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Fair Trade: August 2013 Update #2

Fair Trade - August 2013

Business Is Good...That Didn't Happen By Accident

Four short years ago, the aluminum extrusion business in North America was, well, awful. The recession had ravaged demand, the construction market had disappeared and imports from China were threatening to swamp any recovery before it could get started. Some businesses - extruders and suppliers alike - were weathering the storm. Others were barely hanging on.

Today, demand for extrusions in North America is strong. Virtually all markets have improved and new applications in automotive, renewable energy and lighting, as well as an improving B&C market bode well for extruders and suppliers. Crucial to this turnaround has been the success of AEC-led industry efforts to level the playing field via tariffs on Chinese imports so that domestic extruders could win back customers that had moved offshore due to subsidized pricing.

Natural market forces and a compelling business case of aluminum extrusion helped fuel this remarkable improvement. The demand was bound to come back. But the fact that Canadian and U.S. extruders were positioned to benefit, instead of having this business go to China, was no accident. It took vision, resolve and a serious commitment of resources to maintain the fair trade needed to save our markets. You - and others like you - willed this to happen.


Whitehall Industries gets visit from Michigan Congressman Huizenga

Michigan Governor Rick Snyder talks manufacturing with Postle Extrusion

Funny thing about success, though. It breeds complacency. For the first time in the six years of the Fair Trade initiative for AEC, there exists a dangerous lack of urgency. The existential threat to its North American markets that this industry barely avoided is as treacherous as ever. Achieving fair trade came at a price. Maintaining fair trade is just as dear and just as important.

China's domestic markets are soft and their capacity and interest in supplying North American customers - as well as their intent to subsidize producers to keep prices artificially low - is still evident. The Canadian tariffs are up for a full review. Legal challenges and requests for waivers from the U.S. tariffs are actually increasing in frequency. What's more, the U.S. Department of Commerce has become far more lenient in granting waivers.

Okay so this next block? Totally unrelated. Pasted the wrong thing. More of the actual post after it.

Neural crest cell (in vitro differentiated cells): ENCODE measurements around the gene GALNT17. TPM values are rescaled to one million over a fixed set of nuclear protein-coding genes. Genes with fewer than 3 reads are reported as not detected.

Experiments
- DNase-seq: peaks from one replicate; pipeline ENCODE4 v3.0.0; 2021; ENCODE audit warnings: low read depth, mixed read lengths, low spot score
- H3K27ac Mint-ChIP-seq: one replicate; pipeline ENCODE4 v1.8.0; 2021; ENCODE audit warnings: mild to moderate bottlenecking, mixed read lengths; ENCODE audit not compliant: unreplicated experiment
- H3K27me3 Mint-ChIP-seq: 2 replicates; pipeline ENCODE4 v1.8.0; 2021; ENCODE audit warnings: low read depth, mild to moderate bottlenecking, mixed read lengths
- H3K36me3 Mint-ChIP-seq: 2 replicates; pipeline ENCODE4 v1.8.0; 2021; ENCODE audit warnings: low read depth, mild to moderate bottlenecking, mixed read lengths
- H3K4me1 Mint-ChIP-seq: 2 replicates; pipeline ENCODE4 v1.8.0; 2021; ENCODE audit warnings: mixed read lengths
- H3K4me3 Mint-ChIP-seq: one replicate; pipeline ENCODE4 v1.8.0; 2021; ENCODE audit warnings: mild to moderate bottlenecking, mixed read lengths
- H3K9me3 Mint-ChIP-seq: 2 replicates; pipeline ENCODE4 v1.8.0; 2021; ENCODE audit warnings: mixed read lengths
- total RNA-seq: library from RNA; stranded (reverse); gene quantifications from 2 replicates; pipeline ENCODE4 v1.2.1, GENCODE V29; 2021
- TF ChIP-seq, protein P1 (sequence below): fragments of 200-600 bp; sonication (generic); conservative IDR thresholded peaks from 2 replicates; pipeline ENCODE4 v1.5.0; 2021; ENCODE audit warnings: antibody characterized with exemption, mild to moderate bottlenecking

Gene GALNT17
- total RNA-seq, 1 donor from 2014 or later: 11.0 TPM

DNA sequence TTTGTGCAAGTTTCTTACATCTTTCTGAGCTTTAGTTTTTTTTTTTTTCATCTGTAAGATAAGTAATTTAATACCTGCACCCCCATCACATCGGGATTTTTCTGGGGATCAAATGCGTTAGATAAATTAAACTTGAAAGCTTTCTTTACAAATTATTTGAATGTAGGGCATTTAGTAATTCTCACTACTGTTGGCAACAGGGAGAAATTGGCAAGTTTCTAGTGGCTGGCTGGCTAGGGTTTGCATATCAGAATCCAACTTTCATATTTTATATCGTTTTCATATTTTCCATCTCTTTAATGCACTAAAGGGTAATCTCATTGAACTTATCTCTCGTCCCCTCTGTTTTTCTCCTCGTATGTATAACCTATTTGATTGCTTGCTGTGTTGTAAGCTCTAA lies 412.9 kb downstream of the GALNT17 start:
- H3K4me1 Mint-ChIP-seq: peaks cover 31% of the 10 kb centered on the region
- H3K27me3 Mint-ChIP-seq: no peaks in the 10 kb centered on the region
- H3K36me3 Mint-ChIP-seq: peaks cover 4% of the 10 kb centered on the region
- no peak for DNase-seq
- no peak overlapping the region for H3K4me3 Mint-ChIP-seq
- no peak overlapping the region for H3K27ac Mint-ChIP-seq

The latter development is a departure from the intent of the Fair Trade petition which was won almost three years ago. Six U.S. extruders, plus AEC staff, went to Washington DC recently to argue the point. The delegation included Rick Merluzzi of Metal Exchange, Duncan Crowdis of Bonnell Aluminum, Jeff Henderson of Sapa Extrusions, Rob Swartz of Kaiser Aluminum, Charles McEvoy and Bennett McEvoy of Western Extrusions, Rand Baldwin, AEC President, and representatives from the AEC's Fair Trade attorneys, Wiley Rein. In addition to a productive meeting at USDOC, the delegation met with staff of nearly two dozen Senators and Representatives. The purpose of all this effort was to ask for help from Congress to pressure the Department to return to the original intent of the orders.

Dozens of extruded aluminum markets, and millions of pounds of extrusions, have been rescued for domestic extruders by efforts such as these. But the fight is ongoing, in fact it's intensifying. To keep going, AEC will need the support of every U.S. extruder and suppliers too. Get involved. Find out how you can help AEC to help you. If you can't afford the time, please give a financial contribution. Free markets are worth defending: the cost is low and the reward is great.